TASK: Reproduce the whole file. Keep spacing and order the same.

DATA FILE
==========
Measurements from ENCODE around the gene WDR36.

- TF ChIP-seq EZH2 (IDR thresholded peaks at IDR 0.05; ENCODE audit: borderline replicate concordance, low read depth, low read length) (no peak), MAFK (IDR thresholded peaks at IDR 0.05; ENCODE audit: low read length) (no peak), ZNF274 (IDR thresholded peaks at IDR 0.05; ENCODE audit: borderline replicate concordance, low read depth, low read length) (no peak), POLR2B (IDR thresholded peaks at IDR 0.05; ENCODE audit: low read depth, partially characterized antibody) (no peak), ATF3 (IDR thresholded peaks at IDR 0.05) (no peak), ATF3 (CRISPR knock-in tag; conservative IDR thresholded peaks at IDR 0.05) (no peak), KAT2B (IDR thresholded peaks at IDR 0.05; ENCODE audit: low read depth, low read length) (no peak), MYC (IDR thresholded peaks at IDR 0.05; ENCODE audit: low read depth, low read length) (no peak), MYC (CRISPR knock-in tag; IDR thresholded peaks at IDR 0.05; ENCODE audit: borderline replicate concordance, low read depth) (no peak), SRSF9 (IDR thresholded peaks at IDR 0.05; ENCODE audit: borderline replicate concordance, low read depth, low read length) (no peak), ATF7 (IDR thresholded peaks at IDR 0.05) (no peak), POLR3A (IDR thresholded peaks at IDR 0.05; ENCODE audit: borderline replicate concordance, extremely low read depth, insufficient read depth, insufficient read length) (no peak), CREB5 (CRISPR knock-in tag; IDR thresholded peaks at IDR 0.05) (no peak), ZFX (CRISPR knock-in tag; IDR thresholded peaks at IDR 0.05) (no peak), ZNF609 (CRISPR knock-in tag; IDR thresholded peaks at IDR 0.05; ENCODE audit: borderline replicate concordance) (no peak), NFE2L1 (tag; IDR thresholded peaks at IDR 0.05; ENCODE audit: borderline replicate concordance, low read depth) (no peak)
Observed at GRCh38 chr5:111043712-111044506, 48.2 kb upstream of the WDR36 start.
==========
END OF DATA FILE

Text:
Measurements from ENCODE around the gene WDR36.

- TF ChIP-seq EZH2 (IDR thresholded peaks at IDR 0.05; ENCODE audit: borderline replicate concordance, low read depth, low read length) (no peak), MAFK (IDR thresholded peaks at IDR 0.05; ENCODE audit: low read length) (no peak), ZNF274 (IDR thresholded peaks at IDR 0.05; ENCODE audit: borderline replicate concordance, low read depth, low read length) (no peak), POLR2B (IDR thresholded peaks at IDR 0.05; ENCODE audit: low read depth, partially characterized antibody) (no peak), ATF3 (IDR thresholded peaks at IDR 0.05) (no peak), ATF3 (CRISPR knock-in tag; conservative IDR thresholded peaks at IDR 0.05) (no peak), KAT2B (IDR thresholded peaks at IDR 0.05; ENCODE audit: low read depth, low read length) (no peak), MYC (IDR thresholded peaks at IDR 0.05; ENCODE audit: low read depth, low read length) (no peak), MYC (CRISPR knock-in tag; IDR thresholded peaks at IDR 0.05; ENCODE audit: borderline replicate concordance, low read depth) (no peak), SRSF9 (IDR thresholded peaks at IDR 0.05; ENCODE audit: borderline replicate concordance, low read depth, low read length) (no peak), ATF7 (IDR thresholded peaks at IDR 0.05) (no peak), POLR3A (IDR thresholded peaks at IDR 0.05; ENCODE audit: borderline replicate concordance, extremely low read depth, insufficient read depth, insufficient read length) (no peak), CREB5 (CRISPR knock-in tag; IDR thresholded peaks at IDR 0.05) (no peak), ZFX (CRISPR knock-in tag; IDR thresholded peaks at IDR 0.05) (no peak), ZNF609 (CRISPR knock-in tag; IDR thresholded peaks at IDR 0.05; ENCODE audit: borderline replicate concordance) (no peak), NFE2L1 (tag; IDR thresholded peaks at IDR 0.05; ENCODE audit: borderline replicate concordance, low read depth) (no peak)
Observed at GRCh38 chr5:111043712-111044506, 48.2 kb upstream of the WDR36 start.